University of Nebraska Medical Center
25 medical students from the University of Nebraska Medical Center (UNMC) and Creighton University School of Medicine examined the fundi of two undilated participants using the traditional direct ophthalmoscope (DO) and the D-EYE digital ophthalmoscope to assess the ease of use of the D-EYE device on patients.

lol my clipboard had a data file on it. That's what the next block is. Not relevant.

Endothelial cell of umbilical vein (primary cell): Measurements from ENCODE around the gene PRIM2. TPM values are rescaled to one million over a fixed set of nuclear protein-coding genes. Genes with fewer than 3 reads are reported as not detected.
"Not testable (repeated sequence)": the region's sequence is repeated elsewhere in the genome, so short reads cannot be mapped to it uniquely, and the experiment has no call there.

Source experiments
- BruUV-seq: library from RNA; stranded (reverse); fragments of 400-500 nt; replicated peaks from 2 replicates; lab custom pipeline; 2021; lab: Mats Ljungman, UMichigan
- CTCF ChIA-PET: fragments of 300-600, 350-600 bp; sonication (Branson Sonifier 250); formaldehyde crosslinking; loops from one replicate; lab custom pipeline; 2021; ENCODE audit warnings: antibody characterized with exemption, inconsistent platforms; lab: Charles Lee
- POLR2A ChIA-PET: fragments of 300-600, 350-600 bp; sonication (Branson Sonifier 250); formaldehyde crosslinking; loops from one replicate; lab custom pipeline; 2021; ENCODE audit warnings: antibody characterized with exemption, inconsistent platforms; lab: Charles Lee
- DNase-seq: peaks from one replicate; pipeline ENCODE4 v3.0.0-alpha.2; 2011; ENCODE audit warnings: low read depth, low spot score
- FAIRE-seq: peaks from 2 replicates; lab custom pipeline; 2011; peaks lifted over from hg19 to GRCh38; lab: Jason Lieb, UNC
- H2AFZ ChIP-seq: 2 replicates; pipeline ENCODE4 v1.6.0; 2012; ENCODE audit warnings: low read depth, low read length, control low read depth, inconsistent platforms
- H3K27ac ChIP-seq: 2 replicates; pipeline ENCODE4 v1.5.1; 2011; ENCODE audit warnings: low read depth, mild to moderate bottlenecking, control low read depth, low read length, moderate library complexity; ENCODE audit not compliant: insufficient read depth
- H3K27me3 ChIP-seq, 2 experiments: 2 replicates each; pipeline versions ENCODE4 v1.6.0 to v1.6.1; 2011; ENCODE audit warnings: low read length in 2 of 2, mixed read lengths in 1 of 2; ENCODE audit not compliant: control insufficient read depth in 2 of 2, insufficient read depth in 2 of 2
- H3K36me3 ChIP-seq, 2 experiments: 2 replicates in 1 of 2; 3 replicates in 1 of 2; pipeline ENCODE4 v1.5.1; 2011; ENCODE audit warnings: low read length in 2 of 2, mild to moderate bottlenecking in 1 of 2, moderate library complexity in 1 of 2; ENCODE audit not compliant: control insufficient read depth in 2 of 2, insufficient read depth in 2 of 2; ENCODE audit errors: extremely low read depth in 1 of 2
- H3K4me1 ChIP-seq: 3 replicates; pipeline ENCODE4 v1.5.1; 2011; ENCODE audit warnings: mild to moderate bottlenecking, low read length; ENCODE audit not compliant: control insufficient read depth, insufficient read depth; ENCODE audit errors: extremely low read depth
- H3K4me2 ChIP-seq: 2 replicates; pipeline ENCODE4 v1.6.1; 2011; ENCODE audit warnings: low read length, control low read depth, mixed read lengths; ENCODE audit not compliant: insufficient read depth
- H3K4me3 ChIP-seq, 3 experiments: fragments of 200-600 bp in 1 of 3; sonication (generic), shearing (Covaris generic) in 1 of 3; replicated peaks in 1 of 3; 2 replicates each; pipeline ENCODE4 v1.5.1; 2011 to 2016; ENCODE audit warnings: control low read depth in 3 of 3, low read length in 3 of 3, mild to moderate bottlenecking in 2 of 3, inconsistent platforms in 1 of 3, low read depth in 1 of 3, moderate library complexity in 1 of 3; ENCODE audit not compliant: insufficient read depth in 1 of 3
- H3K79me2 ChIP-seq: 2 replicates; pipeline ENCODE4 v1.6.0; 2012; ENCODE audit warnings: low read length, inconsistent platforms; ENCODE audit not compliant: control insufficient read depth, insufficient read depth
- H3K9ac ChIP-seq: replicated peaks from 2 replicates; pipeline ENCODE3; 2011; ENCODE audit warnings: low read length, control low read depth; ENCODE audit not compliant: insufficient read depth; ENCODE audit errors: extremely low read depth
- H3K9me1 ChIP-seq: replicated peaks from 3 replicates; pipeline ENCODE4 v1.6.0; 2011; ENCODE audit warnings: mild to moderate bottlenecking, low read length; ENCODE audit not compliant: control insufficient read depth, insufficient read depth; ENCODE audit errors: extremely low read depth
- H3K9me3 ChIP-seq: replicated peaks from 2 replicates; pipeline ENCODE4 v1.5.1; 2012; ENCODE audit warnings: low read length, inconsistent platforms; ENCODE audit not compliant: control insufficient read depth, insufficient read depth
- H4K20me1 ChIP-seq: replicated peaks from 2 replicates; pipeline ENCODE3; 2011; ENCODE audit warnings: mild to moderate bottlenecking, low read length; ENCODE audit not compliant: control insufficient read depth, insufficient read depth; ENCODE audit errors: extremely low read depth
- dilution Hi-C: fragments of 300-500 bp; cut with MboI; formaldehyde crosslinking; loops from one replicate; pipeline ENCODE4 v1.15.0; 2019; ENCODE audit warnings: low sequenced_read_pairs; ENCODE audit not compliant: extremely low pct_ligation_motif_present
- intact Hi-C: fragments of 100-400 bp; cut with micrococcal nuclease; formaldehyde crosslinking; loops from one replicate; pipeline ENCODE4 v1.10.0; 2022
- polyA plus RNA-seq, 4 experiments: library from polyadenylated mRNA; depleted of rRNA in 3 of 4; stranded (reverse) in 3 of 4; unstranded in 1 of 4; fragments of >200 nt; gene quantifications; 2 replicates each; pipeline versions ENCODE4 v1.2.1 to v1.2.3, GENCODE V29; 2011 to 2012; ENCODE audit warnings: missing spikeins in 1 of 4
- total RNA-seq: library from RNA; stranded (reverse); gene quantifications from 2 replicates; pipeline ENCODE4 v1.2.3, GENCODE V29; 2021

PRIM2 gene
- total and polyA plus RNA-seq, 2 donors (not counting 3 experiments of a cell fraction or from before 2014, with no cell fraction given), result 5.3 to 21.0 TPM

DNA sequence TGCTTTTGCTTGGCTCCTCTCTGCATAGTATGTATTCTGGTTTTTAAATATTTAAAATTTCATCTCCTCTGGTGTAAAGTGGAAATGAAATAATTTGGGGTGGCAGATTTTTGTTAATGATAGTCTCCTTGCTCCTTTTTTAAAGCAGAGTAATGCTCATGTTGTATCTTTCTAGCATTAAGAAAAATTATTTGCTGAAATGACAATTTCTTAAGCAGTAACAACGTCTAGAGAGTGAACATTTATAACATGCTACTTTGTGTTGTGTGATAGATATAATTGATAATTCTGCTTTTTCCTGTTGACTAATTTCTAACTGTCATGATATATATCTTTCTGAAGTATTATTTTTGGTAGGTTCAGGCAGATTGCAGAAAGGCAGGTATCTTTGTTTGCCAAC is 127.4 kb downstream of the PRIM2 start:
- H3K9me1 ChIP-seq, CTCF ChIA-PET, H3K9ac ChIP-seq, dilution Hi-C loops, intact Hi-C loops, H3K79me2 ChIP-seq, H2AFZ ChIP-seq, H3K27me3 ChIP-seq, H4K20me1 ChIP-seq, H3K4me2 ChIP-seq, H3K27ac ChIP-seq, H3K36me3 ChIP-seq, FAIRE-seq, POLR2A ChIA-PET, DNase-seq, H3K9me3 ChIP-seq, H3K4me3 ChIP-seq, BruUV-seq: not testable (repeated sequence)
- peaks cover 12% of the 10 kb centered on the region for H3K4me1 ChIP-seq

Based on the results of our study, we concluded that the D-EYE is a viable tool that could be incorporated into medical student education, as well as clinical practice based on studies that indicate its utility in screening for retinal pathologies such as ocular hypertension and primary open angle glaucoma. Many noted that the D-EYE provided a larger field of view at a further distance away from the patient, making it easier to locate the optic disc and visualize blood vessels. This made it more comfortable for both the examiner and the student models. Especially in a hospital setting, this may provide a safer distance from the patient for the examiner. Students enjoyed the recording feature of the D-EYE, commenting that this would facilitate improved communication with patients and physicians of other medical specialties. 92% of students also noted that the D-EYE method was faster than the DO.